Liz Truss' former chancellor Kwasi Kwarteng to leave Parliament at next election

Kwasi Kwarteng's 38-day tenure under Truss' leadership made him the second shortest-serving chancellor behind Iain Macleod, who died a month after taking office. Credit: PA

Liz Truss's former chancellor, Kwasi Kwarteng, has announced he will leave Parliament at the next election.

Mr Kwarteng, who represents Spelthorne, in Surrey, said he had told his constituency association on Monday that he would not fight the election.

He tweeted: “It has been an honour to serve the residents of Spelthorne since 2010, and I shall continue to do so for the remainder of my time in Parliament.”

His seat has generally been a safe Conservative one, returning a Labour MP only once in more than 100 years, and Mr Kwarteng secured a majority of 18,393 at the last election.

More than 80 MPs have announced they will leave Parliament at the next election - more than the 74 who retired in 2019, including more than 50 Conservatives or former Conservatives.

Coming from the right of the Tory Party, Mr Kwarteng served as chancellor under Ms Truss' short-lived, 44-day premiership in late 2022 before he was sacked.

His 38-day tenure made him the second shortest-serving chancellor behind Iain Macleod, who died a month after taking office in 1970.

Mr Kwarteng's contentious "mini-budget" triggered turbulance in the financial markets and sparked an economic and political crisis that ultimately led to Ms Truss' resignation as prime minister.

The announcement sent the pound tumbling, forcing the Bank of England’s intervention and pushing up mortgage rates.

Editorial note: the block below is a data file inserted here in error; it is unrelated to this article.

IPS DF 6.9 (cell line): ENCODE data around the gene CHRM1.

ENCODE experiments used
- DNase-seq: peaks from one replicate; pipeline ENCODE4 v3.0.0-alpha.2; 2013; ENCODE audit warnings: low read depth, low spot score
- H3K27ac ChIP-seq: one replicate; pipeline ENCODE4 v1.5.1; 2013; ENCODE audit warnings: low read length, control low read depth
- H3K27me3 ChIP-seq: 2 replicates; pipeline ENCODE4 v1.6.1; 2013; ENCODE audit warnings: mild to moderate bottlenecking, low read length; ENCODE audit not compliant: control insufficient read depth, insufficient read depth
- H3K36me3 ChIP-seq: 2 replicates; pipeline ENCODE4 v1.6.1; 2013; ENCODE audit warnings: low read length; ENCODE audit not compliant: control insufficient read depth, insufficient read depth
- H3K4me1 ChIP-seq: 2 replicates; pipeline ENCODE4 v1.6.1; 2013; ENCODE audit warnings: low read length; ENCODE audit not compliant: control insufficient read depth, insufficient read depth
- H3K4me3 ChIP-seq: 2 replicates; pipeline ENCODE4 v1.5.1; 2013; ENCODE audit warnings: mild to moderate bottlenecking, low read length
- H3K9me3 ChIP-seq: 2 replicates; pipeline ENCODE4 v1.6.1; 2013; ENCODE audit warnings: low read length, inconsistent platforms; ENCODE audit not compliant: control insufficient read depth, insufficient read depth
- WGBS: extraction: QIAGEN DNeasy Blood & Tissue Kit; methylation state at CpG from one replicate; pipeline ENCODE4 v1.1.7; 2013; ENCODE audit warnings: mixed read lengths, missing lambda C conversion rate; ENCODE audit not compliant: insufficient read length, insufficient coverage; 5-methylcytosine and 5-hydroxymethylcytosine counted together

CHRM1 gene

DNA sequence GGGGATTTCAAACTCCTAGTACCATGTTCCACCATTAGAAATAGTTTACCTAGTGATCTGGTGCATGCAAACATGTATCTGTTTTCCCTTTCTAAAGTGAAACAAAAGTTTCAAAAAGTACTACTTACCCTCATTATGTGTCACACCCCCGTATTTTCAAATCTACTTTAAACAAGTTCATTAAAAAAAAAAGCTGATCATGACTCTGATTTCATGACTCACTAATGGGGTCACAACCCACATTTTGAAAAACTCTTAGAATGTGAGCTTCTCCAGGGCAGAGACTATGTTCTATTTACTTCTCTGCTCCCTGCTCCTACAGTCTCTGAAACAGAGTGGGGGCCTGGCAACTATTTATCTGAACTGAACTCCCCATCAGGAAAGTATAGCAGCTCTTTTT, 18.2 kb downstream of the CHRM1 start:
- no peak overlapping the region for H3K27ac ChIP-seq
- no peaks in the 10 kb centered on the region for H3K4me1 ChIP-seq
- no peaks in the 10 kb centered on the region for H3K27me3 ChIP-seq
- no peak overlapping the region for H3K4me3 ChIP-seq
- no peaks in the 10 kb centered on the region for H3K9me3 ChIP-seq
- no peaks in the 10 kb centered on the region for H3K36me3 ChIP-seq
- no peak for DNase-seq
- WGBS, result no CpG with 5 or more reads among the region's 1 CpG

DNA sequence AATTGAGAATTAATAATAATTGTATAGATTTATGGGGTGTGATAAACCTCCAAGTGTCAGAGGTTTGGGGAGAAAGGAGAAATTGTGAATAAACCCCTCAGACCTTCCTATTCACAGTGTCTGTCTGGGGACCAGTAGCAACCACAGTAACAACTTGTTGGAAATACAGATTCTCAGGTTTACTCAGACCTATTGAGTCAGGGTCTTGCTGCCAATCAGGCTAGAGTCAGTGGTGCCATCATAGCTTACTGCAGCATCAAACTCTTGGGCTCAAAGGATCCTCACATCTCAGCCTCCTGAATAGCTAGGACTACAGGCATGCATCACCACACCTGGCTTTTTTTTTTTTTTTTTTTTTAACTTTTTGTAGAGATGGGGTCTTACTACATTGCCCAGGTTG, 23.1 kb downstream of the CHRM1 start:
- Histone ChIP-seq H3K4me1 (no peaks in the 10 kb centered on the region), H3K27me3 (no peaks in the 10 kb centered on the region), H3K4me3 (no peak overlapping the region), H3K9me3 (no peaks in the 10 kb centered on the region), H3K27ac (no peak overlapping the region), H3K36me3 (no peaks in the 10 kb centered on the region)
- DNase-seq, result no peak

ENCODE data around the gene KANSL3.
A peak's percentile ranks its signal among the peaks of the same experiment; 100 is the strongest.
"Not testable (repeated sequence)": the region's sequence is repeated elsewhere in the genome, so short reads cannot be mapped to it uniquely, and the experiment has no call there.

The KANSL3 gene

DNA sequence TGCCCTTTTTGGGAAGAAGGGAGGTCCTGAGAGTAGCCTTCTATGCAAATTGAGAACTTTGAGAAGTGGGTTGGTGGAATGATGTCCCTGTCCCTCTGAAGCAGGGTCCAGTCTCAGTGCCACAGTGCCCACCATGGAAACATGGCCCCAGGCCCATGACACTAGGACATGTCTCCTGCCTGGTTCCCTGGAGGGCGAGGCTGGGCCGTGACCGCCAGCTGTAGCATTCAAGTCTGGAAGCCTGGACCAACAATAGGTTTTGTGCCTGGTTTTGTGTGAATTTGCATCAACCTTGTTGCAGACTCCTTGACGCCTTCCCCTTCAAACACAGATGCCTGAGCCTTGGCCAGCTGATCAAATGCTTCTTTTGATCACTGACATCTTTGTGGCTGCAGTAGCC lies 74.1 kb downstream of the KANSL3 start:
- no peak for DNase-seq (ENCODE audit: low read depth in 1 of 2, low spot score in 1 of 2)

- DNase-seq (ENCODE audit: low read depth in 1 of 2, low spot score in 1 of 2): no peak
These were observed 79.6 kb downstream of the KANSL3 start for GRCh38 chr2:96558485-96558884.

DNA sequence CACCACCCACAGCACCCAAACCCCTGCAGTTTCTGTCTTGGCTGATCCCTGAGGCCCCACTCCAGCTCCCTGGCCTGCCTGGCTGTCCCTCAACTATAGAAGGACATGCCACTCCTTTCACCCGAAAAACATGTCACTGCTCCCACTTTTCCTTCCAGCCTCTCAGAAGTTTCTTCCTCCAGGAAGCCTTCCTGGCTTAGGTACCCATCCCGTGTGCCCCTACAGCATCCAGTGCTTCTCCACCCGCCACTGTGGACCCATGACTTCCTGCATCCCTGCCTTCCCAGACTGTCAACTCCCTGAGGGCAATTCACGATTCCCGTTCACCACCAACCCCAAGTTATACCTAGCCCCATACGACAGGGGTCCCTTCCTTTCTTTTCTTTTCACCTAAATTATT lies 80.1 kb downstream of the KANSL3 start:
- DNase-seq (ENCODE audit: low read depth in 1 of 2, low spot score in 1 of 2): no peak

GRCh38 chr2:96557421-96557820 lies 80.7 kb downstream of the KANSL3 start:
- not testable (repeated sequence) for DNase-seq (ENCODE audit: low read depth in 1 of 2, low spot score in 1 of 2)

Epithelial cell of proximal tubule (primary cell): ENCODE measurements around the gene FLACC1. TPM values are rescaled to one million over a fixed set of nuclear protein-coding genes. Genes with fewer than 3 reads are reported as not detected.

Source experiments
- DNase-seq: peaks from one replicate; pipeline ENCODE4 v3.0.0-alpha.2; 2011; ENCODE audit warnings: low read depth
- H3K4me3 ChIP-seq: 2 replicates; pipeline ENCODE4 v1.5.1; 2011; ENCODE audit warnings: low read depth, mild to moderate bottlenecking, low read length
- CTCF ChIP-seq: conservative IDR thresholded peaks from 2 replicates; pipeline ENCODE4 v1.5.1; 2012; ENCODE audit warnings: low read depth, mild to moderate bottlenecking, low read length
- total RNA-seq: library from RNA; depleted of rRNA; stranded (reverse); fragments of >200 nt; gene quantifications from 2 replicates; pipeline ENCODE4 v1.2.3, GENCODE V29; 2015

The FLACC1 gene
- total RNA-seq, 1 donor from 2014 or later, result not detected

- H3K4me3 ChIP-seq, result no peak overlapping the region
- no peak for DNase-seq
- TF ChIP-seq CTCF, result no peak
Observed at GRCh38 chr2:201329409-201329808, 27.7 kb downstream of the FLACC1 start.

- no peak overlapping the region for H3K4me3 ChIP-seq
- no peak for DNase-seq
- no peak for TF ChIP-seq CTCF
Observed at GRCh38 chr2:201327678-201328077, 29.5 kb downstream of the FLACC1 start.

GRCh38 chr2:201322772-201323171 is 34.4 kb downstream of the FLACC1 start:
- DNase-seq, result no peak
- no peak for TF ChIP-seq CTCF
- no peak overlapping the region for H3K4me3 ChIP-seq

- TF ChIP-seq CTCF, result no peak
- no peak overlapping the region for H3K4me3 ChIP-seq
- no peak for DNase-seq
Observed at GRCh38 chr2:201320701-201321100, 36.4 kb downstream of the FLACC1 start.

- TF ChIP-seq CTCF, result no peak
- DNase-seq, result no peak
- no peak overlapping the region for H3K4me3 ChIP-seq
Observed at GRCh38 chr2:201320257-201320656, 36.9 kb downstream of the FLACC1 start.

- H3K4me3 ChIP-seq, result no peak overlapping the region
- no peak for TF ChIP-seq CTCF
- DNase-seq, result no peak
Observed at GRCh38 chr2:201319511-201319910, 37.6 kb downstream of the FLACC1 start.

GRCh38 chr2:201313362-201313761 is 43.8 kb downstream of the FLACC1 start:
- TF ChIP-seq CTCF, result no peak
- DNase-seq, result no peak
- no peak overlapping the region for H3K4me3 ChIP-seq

Using more than £70 billion of increased borrowing, he set out a package which included abolishing the top rate of income tax for the highest earners and axing the cap on bankers’ bonuses, on top of a massively expensive energy support package.

Mr Kwarteng had hoped as chancellor to oversee a “Big Bang 2.0” – a reference to Margaret Thatcher’s 1986 policies which kicked off a massive change in the City of London.

He later admitted he “got carried away” during his brief stint as chancellor and said Ms truss' government “blew it” as "there was no tactical subtlety whatsoever".

“My biggest regret is we weren’t tactically astute and we were too impatient. There was a brief moment and the people in charge, myself included, blew it,” he previously told the Financial Times.

Since leaving office, he has been offered a part-time role as an adviser to Australian mining company Fortescue Future industries, involving two days per week working in the company’s green energy business.

He has also been a regular guest on GB News, receiving £1,000 per appearance on the channel.

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